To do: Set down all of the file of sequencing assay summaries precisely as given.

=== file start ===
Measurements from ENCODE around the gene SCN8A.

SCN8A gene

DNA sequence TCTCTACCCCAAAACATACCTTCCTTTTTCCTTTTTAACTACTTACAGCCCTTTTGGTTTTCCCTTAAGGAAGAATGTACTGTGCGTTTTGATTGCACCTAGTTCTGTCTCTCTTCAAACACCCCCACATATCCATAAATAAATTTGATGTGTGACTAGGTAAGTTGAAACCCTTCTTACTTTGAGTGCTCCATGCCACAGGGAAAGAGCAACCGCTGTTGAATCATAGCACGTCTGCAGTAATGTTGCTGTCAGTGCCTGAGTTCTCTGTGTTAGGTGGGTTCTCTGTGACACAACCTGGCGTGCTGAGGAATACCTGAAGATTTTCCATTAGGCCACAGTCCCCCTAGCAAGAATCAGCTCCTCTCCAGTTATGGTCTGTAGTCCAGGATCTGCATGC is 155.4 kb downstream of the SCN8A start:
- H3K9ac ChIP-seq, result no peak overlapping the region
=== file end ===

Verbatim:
Measurements from ENCODE around the gene SCN8A.

SCN8A gene

DNA sequence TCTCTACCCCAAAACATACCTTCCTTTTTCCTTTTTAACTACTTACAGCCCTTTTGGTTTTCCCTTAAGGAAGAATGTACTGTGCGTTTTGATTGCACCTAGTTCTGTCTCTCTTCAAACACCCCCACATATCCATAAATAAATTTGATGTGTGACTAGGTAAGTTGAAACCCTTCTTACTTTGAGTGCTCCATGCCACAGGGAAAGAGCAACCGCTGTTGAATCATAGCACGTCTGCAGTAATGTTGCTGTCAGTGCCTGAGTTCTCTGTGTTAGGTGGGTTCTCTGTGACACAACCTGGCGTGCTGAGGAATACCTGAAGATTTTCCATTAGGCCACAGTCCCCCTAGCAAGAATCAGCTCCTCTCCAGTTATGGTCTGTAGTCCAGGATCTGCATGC is 155.4 kb downstream of the SCN8A start:
- H3K9ac ChIP-seq, result no peak overlapping the region